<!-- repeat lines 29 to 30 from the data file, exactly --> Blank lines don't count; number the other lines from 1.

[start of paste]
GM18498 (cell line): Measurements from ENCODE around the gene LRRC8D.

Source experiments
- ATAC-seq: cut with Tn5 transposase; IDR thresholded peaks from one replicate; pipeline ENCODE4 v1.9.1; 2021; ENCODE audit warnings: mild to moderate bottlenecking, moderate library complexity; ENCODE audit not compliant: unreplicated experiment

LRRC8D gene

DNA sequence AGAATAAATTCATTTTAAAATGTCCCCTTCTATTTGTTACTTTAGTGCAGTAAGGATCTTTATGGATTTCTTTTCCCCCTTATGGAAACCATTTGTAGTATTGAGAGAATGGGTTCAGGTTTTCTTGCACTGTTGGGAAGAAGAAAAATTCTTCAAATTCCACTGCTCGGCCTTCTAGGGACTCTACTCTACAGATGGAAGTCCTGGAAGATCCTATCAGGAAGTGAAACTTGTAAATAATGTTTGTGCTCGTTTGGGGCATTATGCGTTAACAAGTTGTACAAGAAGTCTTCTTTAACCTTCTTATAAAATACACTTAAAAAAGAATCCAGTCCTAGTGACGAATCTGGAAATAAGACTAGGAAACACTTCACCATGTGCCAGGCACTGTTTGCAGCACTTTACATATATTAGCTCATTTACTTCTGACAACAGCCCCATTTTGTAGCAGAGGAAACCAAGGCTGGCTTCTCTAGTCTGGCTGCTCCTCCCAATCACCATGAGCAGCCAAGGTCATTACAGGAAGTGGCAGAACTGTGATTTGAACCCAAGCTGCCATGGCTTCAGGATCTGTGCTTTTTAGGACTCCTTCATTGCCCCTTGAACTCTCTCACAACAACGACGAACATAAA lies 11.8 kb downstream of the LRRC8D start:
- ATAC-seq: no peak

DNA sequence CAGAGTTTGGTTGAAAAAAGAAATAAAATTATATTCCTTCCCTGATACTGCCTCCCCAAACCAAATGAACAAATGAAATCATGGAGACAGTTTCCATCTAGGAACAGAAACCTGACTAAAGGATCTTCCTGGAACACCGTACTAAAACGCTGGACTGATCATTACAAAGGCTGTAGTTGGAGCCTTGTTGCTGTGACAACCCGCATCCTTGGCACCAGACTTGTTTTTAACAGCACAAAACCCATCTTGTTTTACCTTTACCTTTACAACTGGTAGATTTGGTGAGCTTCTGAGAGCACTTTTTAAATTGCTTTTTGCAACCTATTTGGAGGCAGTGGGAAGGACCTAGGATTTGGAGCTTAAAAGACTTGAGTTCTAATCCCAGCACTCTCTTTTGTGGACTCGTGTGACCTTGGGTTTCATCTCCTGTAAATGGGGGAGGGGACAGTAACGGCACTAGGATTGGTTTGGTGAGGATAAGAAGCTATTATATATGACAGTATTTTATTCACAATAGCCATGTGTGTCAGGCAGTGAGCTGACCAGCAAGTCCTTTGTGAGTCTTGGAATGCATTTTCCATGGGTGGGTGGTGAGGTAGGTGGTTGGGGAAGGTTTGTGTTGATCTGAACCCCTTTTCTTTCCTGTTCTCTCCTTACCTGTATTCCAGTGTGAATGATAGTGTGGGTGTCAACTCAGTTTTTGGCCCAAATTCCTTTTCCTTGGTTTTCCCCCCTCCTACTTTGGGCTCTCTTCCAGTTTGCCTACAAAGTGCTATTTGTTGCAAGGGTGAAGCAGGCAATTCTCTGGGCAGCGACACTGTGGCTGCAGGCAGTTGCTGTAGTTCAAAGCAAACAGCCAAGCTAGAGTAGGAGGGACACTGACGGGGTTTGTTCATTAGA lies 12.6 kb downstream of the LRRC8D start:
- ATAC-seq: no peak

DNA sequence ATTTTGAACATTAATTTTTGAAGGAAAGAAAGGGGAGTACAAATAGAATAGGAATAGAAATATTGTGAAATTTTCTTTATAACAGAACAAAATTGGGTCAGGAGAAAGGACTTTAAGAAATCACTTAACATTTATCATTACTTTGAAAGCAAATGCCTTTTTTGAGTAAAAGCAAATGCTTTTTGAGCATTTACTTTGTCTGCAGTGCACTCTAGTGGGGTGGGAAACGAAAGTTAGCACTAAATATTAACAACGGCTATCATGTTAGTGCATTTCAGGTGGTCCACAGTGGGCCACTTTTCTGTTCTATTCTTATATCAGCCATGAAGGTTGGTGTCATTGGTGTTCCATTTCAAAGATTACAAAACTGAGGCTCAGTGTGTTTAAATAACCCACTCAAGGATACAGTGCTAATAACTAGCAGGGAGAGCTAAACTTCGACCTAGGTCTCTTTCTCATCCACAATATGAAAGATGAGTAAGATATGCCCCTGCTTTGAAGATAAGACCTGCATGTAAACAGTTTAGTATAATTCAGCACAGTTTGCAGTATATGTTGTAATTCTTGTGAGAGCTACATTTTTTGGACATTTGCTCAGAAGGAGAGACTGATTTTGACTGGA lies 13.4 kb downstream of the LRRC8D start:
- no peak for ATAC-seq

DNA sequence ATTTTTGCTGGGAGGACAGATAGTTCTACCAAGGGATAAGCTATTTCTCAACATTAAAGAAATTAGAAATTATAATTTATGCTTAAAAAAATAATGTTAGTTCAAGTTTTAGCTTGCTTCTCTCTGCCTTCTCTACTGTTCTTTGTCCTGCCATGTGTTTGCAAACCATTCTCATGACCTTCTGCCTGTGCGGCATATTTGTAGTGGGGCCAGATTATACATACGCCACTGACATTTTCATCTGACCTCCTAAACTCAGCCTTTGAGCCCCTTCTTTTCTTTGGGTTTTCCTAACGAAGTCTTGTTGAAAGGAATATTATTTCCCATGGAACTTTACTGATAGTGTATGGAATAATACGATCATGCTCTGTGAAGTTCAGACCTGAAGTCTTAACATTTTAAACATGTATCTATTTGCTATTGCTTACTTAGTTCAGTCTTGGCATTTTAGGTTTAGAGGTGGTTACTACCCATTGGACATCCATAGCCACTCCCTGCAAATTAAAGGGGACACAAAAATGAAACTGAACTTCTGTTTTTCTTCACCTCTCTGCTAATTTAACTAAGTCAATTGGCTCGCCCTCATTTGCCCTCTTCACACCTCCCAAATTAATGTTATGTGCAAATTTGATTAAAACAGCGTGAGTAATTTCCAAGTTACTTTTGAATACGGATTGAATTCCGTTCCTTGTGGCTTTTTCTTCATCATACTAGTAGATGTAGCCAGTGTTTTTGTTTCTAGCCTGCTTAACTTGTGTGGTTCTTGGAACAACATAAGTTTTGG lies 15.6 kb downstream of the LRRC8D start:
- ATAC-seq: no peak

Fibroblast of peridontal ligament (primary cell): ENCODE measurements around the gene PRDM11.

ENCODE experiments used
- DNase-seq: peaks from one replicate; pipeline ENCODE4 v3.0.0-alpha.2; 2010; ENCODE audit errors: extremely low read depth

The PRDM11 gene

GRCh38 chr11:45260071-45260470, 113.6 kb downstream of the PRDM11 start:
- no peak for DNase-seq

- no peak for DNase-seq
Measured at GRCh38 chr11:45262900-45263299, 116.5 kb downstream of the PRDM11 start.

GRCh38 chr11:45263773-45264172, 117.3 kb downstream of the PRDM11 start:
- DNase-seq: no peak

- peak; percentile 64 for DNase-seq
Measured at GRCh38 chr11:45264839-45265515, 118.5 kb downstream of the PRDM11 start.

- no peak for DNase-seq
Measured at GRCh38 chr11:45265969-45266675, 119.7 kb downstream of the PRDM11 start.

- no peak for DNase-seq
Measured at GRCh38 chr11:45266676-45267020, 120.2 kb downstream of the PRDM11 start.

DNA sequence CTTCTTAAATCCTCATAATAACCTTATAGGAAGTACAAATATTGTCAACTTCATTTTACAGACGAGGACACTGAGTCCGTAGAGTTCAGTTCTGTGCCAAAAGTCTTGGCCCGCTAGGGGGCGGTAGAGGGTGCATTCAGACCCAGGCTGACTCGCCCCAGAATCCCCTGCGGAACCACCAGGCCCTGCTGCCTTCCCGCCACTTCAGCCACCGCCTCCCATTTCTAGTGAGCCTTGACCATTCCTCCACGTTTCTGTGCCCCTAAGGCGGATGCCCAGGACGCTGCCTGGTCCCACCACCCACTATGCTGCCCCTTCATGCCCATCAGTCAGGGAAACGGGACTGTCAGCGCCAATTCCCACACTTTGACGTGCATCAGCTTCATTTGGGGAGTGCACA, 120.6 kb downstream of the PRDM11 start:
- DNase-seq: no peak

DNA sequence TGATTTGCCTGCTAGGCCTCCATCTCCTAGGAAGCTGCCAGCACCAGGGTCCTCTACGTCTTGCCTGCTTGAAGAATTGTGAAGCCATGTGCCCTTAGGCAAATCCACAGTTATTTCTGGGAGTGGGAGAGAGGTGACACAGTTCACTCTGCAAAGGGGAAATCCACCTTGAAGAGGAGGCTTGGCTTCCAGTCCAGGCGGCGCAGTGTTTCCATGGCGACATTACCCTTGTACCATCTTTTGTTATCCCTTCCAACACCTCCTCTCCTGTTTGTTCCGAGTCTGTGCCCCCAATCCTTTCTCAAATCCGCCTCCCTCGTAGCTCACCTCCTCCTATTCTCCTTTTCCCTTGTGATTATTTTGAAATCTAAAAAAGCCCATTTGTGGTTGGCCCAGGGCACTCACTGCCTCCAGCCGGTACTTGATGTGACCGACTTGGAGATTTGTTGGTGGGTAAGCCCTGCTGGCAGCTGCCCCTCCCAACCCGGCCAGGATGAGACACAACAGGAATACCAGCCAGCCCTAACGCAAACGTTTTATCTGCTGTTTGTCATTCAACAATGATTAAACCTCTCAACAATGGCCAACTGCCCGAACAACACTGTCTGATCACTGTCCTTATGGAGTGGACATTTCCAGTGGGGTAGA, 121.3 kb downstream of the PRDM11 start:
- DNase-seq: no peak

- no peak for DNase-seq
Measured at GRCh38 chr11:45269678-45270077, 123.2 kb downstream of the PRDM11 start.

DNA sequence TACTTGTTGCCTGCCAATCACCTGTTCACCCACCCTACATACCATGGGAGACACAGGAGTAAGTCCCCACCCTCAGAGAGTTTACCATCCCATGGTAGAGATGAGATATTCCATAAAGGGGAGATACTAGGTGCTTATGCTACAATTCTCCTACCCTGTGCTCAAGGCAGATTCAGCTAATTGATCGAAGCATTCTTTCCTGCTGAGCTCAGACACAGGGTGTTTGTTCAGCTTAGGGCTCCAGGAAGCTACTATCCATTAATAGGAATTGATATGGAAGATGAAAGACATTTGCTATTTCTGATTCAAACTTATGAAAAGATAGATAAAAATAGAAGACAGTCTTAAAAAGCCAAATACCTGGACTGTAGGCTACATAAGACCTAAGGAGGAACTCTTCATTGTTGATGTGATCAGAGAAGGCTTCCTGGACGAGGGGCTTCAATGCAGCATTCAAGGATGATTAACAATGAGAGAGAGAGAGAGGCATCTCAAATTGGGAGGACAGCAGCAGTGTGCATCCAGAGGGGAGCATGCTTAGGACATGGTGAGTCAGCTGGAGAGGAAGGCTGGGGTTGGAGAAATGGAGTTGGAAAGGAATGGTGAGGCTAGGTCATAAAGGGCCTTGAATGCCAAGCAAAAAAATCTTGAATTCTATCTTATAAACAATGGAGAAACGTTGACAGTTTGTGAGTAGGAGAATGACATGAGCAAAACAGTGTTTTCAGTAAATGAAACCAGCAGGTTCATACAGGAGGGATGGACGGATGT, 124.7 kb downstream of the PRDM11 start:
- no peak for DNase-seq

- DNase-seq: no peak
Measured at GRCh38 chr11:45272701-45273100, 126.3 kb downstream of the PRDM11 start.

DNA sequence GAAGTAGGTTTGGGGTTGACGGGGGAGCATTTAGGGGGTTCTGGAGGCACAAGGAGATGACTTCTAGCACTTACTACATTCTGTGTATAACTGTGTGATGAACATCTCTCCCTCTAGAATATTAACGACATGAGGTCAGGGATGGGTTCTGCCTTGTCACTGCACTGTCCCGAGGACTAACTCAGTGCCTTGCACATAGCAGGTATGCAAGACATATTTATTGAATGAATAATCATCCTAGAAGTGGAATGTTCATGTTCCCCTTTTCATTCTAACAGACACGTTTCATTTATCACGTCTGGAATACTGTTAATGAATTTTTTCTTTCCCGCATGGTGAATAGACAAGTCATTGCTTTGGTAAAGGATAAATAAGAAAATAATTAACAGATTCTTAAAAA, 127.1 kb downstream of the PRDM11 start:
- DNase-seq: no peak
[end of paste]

DNA sequence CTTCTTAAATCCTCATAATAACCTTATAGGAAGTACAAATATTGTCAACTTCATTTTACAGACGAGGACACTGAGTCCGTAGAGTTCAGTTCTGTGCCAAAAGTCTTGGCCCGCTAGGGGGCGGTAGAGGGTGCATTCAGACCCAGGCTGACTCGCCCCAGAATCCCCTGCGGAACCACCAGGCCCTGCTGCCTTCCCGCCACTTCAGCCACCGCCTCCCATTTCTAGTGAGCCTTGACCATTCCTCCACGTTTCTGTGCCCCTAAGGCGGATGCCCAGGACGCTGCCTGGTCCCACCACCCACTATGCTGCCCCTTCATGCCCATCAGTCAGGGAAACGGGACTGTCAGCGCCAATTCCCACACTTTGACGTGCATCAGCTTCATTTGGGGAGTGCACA, 120.6 kb downstream of the PRDM11 start:
- DNase-seq: no peak